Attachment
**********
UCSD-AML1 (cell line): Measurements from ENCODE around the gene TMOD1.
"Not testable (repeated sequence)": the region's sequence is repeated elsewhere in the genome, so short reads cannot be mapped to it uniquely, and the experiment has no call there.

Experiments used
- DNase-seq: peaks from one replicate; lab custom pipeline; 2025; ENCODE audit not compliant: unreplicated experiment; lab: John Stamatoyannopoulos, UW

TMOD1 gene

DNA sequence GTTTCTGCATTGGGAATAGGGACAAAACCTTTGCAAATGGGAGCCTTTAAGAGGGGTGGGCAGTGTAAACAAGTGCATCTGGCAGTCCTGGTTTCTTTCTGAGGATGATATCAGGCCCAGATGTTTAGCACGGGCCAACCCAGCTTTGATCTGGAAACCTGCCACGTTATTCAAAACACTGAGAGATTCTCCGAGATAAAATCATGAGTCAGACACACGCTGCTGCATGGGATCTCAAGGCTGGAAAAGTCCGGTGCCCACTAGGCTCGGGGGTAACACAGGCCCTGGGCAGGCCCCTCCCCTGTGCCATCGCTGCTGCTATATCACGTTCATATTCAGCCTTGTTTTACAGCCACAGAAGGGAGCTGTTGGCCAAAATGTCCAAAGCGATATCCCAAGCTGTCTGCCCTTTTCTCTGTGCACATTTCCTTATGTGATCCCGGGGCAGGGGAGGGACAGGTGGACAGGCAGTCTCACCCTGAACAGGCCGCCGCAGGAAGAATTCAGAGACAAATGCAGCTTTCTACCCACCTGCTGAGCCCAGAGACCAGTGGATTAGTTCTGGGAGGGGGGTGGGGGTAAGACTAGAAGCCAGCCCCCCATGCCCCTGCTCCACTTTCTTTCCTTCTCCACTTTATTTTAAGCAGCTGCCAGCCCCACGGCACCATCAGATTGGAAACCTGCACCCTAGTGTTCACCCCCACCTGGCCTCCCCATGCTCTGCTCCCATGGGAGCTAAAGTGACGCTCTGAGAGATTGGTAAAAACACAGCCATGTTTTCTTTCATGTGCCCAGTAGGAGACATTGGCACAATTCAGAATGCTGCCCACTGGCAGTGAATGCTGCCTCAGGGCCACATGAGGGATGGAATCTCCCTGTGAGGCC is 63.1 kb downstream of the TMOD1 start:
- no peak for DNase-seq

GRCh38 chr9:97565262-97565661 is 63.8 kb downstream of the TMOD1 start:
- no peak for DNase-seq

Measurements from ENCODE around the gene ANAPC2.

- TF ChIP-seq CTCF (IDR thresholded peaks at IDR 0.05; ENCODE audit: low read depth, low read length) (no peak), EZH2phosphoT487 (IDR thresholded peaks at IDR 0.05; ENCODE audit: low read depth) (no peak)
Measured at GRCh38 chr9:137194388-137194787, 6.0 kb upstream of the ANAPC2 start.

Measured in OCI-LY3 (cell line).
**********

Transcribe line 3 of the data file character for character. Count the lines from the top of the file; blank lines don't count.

Experiments used